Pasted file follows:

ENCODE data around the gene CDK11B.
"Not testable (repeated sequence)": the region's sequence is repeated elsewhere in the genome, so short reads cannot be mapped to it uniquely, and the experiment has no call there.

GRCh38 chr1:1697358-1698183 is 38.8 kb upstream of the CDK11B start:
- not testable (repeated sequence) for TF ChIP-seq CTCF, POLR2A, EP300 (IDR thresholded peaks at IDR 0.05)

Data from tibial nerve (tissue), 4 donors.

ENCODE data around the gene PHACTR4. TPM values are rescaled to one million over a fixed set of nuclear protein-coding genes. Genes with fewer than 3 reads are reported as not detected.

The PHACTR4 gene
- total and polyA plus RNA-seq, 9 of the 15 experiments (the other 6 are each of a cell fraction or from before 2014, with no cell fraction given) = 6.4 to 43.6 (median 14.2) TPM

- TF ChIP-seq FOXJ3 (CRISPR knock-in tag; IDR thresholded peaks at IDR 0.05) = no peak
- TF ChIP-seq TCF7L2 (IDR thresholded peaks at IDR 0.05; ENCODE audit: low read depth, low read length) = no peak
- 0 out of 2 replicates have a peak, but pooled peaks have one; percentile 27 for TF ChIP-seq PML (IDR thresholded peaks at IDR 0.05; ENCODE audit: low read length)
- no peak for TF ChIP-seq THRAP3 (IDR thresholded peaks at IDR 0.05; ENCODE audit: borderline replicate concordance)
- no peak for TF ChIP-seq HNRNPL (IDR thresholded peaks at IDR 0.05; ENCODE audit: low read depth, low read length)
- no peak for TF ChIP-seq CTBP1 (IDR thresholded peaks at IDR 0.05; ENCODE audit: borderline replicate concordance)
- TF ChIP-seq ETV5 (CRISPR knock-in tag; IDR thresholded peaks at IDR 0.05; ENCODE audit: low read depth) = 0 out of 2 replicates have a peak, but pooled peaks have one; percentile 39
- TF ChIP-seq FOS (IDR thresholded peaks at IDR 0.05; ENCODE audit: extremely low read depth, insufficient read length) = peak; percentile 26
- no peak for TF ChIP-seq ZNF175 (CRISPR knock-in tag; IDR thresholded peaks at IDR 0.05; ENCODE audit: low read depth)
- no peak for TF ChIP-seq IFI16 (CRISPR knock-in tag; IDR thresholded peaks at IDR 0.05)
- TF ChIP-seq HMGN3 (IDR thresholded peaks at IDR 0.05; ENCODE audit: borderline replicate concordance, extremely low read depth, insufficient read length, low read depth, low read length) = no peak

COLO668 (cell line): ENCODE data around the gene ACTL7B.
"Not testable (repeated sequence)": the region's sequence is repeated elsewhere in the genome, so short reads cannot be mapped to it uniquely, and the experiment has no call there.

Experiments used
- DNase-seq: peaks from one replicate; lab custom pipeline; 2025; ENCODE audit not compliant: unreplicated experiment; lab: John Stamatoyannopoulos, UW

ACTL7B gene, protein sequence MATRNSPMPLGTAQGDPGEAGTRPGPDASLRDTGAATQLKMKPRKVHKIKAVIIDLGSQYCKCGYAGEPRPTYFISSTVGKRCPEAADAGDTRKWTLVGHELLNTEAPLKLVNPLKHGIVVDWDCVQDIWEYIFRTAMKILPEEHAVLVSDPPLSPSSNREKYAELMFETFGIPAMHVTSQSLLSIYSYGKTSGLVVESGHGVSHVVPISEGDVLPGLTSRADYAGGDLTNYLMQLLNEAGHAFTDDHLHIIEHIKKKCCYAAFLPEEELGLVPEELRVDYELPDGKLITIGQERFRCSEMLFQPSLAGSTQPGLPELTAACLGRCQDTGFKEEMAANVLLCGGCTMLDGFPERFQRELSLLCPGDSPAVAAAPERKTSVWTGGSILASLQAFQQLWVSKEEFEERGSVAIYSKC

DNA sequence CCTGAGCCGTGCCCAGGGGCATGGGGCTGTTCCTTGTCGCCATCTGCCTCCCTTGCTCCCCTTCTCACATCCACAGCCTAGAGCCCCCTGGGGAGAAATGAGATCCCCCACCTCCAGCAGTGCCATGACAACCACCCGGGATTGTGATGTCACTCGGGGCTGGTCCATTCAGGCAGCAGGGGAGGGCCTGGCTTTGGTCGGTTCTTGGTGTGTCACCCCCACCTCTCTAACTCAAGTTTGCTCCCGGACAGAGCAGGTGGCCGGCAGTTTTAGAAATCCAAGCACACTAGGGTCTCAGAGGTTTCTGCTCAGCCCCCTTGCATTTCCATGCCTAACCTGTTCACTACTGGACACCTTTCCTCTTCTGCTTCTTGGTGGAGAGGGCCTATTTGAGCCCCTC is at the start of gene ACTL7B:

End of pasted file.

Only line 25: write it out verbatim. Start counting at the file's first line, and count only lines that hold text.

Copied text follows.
DNA sequence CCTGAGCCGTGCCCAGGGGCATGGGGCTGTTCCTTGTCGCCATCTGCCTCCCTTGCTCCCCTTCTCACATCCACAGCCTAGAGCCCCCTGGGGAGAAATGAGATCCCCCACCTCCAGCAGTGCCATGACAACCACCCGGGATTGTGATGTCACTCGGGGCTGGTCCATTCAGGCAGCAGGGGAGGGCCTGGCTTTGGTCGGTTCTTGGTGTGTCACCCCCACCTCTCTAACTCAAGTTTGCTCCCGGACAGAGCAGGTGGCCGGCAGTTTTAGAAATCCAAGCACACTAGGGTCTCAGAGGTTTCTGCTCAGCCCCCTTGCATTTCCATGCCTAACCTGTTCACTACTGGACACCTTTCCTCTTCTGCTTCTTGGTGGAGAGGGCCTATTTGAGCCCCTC is at the start of gene ACTL7B: